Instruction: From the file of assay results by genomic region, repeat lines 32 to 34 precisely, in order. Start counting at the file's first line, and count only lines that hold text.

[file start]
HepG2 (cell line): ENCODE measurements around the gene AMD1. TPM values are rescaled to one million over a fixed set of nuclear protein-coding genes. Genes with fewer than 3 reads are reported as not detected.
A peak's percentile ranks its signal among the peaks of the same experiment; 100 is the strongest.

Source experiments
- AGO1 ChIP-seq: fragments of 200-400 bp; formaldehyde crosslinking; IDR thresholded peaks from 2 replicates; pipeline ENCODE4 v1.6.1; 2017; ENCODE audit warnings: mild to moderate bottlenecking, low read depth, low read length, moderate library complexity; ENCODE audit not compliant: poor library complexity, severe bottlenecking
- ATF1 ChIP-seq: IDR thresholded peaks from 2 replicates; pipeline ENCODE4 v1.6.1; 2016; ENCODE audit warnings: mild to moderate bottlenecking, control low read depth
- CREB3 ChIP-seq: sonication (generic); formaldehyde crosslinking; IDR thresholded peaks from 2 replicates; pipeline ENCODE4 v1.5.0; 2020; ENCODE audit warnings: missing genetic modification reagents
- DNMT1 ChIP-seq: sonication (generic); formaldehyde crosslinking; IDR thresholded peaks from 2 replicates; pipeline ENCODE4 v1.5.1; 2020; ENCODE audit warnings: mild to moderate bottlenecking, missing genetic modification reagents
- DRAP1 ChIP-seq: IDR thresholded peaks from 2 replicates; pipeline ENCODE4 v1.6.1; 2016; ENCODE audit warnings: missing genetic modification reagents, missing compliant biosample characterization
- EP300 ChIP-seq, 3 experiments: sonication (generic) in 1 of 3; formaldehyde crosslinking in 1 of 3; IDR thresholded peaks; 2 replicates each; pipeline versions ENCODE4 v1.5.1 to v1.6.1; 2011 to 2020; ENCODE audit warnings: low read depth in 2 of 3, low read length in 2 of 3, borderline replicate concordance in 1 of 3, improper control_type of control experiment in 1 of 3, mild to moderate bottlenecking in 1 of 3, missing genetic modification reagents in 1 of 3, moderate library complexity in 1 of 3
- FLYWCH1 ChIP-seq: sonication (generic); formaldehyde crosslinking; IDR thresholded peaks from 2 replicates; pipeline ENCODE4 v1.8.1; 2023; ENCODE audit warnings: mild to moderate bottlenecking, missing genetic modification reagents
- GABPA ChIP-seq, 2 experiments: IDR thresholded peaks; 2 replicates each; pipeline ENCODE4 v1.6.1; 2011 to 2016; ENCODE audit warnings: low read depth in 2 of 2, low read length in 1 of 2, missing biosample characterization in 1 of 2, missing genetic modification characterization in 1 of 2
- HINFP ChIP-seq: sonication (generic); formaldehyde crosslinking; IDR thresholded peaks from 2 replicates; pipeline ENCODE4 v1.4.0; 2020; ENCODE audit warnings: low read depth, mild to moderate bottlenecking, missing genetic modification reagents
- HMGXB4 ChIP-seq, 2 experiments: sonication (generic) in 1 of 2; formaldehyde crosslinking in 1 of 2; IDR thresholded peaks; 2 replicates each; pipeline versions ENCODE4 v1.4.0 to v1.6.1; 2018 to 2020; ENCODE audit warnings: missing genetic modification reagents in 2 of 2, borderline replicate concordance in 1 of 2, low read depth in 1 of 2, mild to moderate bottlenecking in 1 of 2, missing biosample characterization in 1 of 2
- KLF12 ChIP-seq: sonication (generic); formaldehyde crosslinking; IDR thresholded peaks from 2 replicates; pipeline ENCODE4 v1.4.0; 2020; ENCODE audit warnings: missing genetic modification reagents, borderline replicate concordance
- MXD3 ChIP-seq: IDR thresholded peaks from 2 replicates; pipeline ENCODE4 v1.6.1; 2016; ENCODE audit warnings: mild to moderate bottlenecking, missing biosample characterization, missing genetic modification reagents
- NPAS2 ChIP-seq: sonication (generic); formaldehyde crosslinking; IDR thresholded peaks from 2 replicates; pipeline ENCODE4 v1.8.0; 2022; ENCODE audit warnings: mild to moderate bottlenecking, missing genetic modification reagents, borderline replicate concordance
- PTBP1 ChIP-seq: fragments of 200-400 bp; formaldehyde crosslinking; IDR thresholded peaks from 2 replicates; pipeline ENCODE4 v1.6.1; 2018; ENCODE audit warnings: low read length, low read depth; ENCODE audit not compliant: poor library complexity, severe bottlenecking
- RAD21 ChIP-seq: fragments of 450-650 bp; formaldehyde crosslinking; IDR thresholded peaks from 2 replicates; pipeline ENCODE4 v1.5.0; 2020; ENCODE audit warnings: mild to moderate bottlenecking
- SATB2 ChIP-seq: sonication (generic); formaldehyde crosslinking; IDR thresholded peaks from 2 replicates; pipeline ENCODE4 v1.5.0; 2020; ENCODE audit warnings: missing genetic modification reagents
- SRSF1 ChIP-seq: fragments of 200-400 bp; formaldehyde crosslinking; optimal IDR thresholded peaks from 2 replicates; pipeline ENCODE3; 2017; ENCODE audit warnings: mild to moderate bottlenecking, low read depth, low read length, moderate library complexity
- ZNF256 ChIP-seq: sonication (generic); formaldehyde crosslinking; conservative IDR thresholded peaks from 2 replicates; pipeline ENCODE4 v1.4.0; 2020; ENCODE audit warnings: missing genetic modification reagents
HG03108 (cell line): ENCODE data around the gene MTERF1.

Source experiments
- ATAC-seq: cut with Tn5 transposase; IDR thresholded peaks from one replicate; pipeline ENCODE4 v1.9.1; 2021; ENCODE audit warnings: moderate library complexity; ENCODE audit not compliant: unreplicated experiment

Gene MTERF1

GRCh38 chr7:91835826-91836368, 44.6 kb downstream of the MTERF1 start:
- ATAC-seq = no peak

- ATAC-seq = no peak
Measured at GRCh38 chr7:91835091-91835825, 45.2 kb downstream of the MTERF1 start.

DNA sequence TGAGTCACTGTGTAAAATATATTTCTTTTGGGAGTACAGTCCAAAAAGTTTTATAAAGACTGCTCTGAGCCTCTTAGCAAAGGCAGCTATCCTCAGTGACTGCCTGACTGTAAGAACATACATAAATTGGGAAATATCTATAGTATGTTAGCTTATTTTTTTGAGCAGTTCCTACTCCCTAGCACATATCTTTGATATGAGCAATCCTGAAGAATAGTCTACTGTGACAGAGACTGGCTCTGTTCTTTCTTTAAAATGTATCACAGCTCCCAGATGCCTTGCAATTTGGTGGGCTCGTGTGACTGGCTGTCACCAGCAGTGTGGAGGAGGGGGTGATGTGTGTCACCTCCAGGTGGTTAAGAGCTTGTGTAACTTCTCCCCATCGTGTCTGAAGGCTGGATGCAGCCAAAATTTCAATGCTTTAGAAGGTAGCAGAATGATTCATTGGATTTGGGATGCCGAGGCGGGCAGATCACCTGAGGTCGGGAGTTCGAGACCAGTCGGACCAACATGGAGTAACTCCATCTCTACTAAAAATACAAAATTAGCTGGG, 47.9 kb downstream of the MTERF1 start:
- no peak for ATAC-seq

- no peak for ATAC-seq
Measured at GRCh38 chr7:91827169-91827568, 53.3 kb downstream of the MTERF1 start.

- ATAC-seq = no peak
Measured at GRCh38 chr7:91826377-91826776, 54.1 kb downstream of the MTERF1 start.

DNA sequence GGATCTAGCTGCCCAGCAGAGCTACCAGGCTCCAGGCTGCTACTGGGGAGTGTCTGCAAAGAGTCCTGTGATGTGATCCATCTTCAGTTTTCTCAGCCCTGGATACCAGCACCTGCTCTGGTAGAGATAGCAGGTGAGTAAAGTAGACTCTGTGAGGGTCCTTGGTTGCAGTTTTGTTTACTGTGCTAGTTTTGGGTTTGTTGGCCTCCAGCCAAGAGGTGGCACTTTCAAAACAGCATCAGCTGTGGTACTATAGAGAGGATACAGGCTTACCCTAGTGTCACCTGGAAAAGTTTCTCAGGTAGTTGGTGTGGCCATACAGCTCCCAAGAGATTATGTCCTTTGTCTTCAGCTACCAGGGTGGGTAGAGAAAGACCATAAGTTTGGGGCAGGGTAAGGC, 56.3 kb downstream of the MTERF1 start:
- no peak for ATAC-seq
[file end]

- no peak for ATAC-seq
Measured at GRCh38 chr7:91827169-91827568, 53.3 kb downstream of the MTERF1 start.

- ATAC-seq = no peak